Here is some "breaking" news regarding the tax credit extension for buyers purchasing homes. The original deadline was June 30th but it seems that the Government has realized that sometimes things do not always go as smoothly as planned in a real estate contract! One example is the flooding that occurred in Nashville. This was an example were a buyer may have been well within the time frame to get the credit but, because of the flood, the deal fell through and they had to identify another property...that could have been very hard to do to keep within the closing date deadline. The extension is going to help those people and people in similar circumstances.
People buying homes that are short sales will also love this extension. Buying a home involved in short sale typically takes 2-6 months longer than a traditional sale. Deadline extensions are very common and so people could have missed on on the tax credit quite easily.
Here is a press release that covers the topic quite well:
WASHINGTON, June 30 (Reuters) - The U.S. Congress on Wednesday approved a bill extending the closing deadline for homebuyers trying to take advantage of a popular tax credit.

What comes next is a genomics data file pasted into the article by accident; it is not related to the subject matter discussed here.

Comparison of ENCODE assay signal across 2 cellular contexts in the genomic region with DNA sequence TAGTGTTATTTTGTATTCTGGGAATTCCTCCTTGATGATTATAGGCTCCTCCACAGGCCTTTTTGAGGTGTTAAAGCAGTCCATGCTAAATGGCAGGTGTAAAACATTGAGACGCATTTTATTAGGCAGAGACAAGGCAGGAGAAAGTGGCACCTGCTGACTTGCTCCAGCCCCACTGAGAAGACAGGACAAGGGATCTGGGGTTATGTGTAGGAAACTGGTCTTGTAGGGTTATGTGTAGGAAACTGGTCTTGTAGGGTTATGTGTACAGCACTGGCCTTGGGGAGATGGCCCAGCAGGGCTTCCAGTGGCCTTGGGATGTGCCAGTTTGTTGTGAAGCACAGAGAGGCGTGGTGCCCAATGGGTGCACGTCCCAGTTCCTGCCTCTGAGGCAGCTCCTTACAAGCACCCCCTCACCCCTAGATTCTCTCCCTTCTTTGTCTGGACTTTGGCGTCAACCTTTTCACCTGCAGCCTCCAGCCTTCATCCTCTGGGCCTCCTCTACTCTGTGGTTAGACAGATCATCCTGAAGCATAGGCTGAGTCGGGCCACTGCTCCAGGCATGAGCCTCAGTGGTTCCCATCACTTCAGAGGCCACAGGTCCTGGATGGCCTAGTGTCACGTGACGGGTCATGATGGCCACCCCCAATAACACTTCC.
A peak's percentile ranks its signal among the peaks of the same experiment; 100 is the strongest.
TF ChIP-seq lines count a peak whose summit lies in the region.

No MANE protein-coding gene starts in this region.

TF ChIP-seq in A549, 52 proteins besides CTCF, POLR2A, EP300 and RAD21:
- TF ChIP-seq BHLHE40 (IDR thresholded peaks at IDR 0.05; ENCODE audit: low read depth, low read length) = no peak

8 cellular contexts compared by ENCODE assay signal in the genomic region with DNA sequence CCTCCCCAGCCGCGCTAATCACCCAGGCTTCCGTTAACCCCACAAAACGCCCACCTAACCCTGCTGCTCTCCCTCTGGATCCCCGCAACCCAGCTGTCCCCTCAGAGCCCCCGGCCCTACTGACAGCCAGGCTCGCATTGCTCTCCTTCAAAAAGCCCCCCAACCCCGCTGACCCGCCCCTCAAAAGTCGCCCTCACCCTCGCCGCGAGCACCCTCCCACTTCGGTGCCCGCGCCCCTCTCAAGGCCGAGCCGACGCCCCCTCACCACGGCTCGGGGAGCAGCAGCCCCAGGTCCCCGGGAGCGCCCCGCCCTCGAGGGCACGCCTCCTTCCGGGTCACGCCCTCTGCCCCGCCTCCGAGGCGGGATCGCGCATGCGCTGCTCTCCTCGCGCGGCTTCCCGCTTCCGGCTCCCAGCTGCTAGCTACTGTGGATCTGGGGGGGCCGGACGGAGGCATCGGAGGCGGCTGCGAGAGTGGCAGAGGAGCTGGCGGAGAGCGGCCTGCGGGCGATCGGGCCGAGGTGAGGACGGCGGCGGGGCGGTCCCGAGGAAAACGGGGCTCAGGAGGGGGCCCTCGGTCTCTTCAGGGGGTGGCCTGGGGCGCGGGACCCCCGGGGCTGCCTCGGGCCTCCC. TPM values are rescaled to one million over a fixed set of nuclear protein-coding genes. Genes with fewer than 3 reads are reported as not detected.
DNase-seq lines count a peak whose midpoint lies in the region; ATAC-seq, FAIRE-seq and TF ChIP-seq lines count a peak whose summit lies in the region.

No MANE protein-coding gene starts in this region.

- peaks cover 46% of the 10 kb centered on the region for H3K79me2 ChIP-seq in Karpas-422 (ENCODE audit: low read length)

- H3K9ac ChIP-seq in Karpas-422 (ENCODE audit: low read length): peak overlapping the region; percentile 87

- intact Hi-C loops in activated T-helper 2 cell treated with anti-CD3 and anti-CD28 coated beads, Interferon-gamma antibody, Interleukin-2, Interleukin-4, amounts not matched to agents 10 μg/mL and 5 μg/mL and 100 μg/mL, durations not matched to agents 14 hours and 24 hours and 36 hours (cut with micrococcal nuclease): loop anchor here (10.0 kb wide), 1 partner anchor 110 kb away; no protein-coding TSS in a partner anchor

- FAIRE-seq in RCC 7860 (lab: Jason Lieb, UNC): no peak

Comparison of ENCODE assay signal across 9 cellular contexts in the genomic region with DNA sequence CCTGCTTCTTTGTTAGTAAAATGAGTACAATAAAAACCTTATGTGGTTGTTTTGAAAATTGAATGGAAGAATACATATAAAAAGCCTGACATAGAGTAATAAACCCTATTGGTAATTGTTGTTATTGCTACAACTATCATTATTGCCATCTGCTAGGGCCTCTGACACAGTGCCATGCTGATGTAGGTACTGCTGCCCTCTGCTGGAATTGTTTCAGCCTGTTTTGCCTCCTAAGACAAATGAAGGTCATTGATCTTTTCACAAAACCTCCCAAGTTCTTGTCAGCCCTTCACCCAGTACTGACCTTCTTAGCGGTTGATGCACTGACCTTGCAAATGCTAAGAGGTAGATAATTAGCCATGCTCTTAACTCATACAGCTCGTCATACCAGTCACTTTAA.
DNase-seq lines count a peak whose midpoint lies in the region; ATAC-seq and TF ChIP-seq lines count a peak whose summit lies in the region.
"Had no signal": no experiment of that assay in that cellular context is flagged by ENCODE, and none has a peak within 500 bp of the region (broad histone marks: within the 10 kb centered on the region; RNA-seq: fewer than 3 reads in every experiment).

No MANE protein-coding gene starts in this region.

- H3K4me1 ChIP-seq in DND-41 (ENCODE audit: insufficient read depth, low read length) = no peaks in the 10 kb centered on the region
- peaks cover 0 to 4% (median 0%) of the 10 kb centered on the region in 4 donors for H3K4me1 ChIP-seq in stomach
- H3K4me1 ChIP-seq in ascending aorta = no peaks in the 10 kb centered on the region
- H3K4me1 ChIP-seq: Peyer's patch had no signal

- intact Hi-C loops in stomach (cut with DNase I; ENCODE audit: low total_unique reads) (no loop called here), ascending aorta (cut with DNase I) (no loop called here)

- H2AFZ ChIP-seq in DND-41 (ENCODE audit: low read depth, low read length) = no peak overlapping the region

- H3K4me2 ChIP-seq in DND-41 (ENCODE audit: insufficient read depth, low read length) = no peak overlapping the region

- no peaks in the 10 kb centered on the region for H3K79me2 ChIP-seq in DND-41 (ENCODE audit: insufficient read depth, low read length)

Homebuyers with contracts signed by April 30 who failed to go to closing by the June 30 deadline will now have until September 30 to complete their purchases. The House of Representatives on Tuesday approved the bill and it now goes to President Barack Obama for his signature.
The $8,000 tax credit for first time homebuyers and $6,500 credit for others purchasing a new primary residence was a highly popular temporary measure by the Obama administration to jump start home sales during the economic recession.
Real estate agents said thousands of homebuyers would miss the June 30 deadline because banks and settlement offices were struggling to deal with the volume of people rushing to close on their deals.
"In addition to helping thousands of families experience the American dream, this successful and popular program provides a much needed boost to Nevada's housing market and economy," Senate Majority Leader Harry Reid said in a statement. Reid, a Democrat, faces a tough re-election fight in Nevada, where the U.S. foreclosure crisis is most pronounced.
The jobless aid bill fell one vote short of the 60 needed to overcome procedural hurdles in the 100-member Senate. Republicans objected to the $34 billion cost of the bill.
The Democratic-backed bill would have extended the federal jobless aid program through November. Senate Republican Leader Mitch McConnell offered a two month extension that was paid for by using unspent money from last year's economic stimulus program and Democrats objected.
Reid said he would try again to pass the jobless aid bill after the Senate returns from the July 4 holiday recess. (Reporting by Donna Smith; editing by Anthony Boadle)
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